Appeals Court Reminds Documentary Makers That Facts Are Not Copyrightable

from the and-again dept

Two years ago, we wrote about how a court had ruled against a documentary filmmaker who was upset that the producers of the Hollywood film We Are Marshall hadn't paid them for the story. The documentary filmmakers had made a (what else?) documentary about the story of the football team at Marshall, where a plane crash killed the team, and then the school rebuilt its football program. The Warner Bros. film was about the same story, but as we pointed out at the time, facts aren't copyrightable, and anyone can make a film based on historical facts. It is true that Hollywood studios often will pay for the "rights" to a story from a newspaper or author, even though they don't need to secure the "rights" that way. They do so for a variety of reasons, such as getting more in-depth access to the writers for accuracy purposes or just for general endorsement. But there's no legal requirement to do so.

The district court explained all of this to documentary filmmakers, but they appealed anyway, and now the appeals court has dumped the lawsuit as well, agreeing with the lower court, and explicitly pointing out you can't copyright facts. Simply because you made a documentary about a historical story, it doesn't give you ownership of that story. On top of that, it points out that there really aren't very many similarities between the stories, other than they're both based on the same historical situation, so there's no copyright infringement claim at all. The documentary filmmakers also tried a "breach of contract" claim, because Warner Bros. had talked to them about licensing the "rights" to the documentary (again, even though there's no legal reason to do so). But they never came to an agreement. And that's why the breach of contract argument fails. There was no contract to breach.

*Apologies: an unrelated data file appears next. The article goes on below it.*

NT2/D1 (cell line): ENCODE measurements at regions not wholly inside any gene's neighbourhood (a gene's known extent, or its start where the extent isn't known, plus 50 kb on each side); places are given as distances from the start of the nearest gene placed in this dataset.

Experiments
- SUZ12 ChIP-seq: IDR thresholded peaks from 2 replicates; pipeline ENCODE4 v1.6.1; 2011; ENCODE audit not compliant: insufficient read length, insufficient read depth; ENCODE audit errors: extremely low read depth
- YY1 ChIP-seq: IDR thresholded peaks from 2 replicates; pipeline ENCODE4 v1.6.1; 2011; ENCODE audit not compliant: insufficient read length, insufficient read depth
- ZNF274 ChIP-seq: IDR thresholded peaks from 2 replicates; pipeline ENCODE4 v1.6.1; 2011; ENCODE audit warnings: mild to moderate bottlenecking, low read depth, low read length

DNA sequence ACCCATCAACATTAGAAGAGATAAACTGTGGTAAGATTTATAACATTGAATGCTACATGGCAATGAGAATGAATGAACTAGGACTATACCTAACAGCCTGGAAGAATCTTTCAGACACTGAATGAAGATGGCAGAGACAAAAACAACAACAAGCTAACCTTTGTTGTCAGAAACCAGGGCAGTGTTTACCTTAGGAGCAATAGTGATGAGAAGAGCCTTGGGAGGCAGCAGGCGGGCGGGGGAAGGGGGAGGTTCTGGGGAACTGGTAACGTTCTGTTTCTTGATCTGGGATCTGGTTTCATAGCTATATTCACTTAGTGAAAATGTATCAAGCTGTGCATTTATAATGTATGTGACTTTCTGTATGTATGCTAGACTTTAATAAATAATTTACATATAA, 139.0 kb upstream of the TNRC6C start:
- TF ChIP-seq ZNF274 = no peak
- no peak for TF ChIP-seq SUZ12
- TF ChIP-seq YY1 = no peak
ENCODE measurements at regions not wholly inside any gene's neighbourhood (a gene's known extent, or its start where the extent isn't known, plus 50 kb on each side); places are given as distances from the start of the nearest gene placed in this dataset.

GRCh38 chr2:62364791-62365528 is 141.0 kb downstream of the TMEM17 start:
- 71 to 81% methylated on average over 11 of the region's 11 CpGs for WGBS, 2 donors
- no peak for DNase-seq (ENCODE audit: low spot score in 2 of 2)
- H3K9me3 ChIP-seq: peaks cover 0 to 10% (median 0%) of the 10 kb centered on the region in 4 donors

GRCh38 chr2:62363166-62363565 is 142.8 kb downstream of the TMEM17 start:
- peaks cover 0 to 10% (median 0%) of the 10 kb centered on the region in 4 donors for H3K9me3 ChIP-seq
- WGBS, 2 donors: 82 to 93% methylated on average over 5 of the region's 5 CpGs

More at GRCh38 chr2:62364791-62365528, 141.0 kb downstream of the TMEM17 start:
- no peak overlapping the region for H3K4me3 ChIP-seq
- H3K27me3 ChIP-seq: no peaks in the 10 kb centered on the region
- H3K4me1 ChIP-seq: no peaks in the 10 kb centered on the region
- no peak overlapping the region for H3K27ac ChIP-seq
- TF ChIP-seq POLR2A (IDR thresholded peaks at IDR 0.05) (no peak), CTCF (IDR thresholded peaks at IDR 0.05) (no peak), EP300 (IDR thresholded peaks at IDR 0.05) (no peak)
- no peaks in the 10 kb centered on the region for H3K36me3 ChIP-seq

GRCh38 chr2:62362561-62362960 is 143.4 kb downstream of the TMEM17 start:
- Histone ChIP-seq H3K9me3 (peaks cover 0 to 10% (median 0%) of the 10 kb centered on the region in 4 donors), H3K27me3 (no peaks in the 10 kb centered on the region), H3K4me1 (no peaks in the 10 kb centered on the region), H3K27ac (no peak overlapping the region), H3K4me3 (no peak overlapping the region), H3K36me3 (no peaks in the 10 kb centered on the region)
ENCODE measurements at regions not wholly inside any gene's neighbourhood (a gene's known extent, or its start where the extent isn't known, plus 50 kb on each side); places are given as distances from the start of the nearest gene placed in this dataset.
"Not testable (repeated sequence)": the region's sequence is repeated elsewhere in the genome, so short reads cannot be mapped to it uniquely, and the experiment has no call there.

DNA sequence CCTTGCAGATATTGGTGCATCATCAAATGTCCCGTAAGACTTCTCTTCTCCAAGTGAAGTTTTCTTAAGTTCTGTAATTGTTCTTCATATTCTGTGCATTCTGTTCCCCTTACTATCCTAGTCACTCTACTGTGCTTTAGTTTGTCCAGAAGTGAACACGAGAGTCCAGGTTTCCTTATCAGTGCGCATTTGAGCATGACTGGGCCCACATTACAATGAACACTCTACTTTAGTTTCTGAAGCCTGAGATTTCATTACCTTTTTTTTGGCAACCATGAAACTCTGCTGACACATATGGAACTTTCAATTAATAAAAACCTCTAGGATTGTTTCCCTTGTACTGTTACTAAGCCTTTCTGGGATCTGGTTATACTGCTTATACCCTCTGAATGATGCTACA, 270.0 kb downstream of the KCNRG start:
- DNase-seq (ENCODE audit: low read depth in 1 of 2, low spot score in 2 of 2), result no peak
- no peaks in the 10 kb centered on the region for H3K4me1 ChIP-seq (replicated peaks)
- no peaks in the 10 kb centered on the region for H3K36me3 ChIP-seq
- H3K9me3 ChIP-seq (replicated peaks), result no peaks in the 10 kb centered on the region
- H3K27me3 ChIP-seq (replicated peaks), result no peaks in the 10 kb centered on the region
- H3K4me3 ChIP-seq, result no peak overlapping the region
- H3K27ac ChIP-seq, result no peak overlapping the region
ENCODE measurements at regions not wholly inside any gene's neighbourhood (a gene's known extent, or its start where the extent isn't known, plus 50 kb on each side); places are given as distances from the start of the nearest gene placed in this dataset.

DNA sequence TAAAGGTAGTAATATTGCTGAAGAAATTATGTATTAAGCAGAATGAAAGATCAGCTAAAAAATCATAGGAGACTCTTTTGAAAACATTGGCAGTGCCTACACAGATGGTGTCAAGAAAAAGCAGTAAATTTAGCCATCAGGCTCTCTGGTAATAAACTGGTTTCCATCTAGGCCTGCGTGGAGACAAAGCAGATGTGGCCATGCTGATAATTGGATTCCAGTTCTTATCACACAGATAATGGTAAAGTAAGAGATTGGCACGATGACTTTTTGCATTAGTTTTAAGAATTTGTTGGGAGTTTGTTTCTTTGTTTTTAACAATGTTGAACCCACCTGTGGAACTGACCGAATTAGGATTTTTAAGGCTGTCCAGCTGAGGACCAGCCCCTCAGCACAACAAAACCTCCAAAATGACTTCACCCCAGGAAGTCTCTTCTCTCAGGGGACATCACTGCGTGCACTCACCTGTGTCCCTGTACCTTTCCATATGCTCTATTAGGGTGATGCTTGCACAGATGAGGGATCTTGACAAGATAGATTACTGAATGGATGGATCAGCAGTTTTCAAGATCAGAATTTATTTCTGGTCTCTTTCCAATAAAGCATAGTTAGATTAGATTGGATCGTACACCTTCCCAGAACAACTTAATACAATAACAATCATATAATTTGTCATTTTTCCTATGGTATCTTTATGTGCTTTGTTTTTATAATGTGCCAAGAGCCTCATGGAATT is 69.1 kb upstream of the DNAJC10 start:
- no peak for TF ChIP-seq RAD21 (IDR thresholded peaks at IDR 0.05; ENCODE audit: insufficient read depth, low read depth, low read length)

It really is quite a statement on the "ownership of culture" ecosystem we've built up when some documentarians act as if making a documentary about a real historical story somehow gives them the rights to stop others from making a film about that story.


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    Richard (profile), Jul 20th, 2010 @ 6:25am

    Reasons

    It is true that Hollywood studios often will pay for the "rights" to a story from a newspaper or author, even though they don't need to secure the "rights" that way. They do so for a variety of reasons, such as getting more in-depth access to the writers for accuracy purposes or just for general endorsement.

    and of course building up the general feeling that such "rights" need to be purchased - which they think could help them someday too.

     

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    Hulser (profile), Jul 20th, 2010 @ 6:42am

    Irony

    I find this situation ironic because most times that documentary filmmakers are mentioned on TechDirt, it's to describe the troubles they have with acquiring the rights to include copyrighted material. I can't imagine that the makers of the documentary in question are too popular in the overall community of documentary filmmakers. If they would have won their appeal, it would have just made it all the more difficult for everyone else.